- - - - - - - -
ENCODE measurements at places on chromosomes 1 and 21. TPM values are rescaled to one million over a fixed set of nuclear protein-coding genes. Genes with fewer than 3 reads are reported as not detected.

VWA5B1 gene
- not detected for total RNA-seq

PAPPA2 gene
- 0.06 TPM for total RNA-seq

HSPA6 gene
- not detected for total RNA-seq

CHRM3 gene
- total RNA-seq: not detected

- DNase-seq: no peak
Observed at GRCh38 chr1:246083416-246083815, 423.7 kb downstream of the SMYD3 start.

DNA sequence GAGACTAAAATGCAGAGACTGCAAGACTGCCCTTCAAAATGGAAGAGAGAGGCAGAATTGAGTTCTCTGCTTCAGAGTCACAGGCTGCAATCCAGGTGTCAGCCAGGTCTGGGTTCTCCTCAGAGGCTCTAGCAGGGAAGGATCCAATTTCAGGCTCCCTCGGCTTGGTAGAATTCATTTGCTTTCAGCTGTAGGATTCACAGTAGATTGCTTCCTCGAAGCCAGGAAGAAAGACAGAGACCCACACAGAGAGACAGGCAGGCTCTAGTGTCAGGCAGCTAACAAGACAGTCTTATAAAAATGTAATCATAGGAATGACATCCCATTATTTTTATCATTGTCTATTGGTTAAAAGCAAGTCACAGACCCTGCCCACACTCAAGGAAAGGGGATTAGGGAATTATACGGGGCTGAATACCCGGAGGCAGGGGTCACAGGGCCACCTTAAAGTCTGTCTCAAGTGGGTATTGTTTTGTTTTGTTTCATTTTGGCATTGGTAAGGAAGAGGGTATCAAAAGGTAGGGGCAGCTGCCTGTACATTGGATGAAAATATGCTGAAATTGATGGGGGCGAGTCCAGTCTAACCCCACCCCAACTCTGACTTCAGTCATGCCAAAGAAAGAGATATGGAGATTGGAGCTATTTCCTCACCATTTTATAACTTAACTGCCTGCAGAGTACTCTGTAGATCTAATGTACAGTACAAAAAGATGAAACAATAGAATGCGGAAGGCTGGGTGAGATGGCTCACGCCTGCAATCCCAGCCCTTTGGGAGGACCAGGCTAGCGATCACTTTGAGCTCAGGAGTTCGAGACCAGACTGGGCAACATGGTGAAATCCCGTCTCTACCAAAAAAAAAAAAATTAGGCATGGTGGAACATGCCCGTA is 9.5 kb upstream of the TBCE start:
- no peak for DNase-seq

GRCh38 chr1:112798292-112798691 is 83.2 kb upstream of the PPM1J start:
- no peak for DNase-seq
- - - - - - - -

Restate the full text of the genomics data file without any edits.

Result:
ENCODE measurements at places on chromosomes 1 and 21. TPM values are rescaled to one million over a fixed set of nuclear protein-coding genes. Genes with fewer than 3 reads are reported as not detected.

VWA5B1 gene
- not detected for total RNA-seq

PAPPA2 gene
- 0.06 TPM for total RNA-seq

HSPA6 gene
- not detected for total RNA-seq

CHRM3 gene
- total RNA-seq: not detected

- DNase-seq: no peak
Observed at GRCh38 chr1:246083416-246083815, 423.7 kb downstream of the SMYD3 start.

DNA sequence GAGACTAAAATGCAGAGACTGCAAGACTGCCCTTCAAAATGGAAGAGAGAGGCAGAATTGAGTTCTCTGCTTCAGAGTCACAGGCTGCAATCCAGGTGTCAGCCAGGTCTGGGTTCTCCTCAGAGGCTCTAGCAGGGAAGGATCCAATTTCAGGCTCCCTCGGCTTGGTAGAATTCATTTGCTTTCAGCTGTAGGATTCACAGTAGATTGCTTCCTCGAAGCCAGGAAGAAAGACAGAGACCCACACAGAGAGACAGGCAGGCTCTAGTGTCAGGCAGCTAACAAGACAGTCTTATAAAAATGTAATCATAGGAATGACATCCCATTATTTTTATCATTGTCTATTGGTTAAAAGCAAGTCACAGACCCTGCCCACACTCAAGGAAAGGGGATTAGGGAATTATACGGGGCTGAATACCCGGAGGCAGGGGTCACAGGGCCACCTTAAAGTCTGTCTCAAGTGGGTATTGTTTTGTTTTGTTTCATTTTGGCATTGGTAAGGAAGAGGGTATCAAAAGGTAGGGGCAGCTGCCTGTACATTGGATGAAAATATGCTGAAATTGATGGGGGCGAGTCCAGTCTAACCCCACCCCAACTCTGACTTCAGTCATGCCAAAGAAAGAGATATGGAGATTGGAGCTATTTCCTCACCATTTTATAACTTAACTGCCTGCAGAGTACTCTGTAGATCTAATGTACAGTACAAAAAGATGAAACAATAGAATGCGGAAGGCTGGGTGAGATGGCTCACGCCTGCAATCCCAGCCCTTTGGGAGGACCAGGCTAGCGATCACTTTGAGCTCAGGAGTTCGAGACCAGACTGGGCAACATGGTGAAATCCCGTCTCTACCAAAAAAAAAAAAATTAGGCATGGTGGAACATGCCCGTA is 9.5 kb upstream of the TBCE start:
- no peak for DNase-seq

GRCh38 chr1:112798292-112798691 is 83.2 kb upstream of the PPM1J start:
- no peak for DNase-seq